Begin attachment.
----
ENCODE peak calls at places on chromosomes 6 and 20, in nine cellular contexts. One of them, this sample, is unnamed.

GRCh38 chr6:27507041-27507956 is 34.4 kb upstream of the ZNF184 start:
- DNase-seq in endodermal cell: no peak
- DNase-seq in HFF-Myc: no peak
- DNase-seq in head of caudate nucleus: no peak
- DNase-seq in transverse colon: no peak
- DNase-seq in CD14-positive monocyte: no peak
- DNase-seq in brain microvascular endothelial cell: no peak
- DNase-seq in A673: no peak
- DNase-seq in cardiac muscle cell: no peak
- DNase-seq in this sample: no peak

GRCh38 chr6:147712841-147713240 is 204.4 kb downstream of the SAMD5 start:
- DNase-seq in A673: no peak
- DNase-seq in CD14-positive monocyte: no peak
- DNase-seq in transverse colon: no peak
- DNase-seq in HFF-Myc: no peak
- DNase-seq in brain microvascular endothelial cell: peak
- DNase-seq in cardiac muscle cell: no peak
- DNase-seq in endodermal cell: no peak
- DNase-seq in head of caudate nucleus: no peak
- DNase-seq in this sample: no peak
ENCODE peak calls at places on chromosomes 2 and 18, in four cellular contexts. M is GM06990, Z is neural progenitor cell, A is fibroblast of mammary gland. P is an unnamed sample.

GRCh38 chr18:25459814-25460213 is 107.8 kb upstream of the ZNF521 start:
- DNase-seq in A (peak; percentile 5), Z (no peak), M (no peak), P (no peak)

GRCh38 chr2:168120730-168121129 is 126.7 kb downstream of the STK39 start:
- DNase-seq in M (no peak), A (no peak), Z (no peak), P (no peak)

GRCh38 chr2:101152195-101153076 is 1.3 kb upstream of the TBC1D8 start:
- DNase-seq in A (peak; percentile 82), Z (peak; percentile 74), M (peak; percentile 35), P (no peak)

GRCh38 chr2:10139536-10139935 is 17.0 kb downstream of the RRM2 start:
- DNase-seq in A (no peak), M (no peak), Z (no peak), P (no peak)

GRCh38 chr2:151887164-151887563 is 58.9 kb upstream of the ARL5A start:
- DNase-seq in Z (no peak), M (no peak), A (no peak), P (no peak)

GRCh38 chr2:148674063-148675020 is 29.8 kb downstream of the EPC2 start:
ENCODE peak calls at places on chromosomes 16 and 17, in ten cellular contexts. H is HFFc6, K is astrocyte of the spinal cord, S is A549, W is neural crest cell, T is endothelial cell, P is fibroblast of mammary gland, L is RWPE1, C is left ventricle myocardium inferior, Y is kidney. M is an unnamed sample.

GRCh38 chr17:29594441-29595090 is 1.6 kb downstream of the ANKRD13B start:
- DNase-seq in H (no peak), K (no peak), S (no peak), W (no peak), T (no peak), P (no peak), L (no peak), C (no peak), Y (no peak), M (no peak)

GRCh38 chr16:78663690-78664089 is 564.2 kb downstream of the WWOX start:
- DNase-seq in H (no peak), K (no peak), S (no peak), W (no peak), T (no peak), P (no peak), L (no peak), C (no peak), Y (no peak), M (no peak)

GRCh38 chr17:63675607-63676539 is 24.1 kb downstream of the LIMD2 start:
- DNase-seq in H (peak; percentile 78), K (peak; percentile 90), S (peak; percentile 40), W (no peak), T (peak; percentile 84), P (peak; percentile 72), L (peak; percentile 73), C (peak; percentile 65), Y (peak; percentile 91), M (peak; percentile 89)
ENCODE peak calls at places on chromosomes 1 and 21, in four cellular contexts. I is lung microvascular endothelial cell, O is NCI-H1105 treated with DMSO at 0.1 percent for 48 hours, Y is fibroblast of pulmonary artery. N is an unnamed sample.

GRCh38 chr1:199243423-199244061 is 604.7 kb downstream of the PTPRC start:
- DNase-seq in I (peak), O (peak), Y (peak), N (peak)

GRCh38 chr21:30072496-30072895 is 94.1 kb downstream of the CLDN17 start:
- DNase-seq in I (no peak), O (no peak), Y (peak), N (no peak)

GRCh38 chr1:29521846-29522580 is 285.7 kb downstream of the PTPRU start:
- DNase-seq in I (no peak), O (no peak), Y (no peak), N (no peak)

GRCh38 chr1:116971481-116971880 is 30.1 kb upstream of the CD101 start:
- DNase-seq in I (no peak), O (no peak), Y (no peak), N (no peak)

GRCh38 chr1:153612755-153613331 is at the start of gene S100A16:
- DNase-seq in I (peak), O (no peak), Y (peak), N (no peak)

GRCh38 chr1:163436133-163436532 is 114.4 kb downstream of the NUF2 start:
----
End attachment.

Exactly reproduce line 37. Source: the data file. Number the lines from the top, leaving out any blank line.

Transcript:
GRCh38 chr16:78663690-78664089 is 564.2 kb downstream of the WWOX start: